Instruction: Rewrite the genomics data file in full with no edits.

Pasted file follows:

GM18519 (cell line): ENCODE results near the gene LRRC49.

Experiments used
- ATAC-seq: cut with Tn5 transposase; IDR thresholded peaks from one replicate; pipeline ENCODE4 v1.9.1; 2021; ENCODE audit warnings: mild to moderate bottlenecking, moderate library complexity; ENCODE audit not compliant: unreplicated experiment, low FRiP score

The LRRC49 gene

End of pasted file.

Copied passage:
GM18519 (cell line): ENCODE results near the gene LRRC49.

Experiments used
- ATAC-seq: cut with Tn5 transposase; IDR thresholded peaks from one replicate; pipeline ENCODE4 v1.9.1; 2021; ENCODE audit warnings: mild to moderate bottlenecking, moderate library complexity; ENCODE audit not compliant: unreplicated experiment, low FRiP score

The LRRC49 gene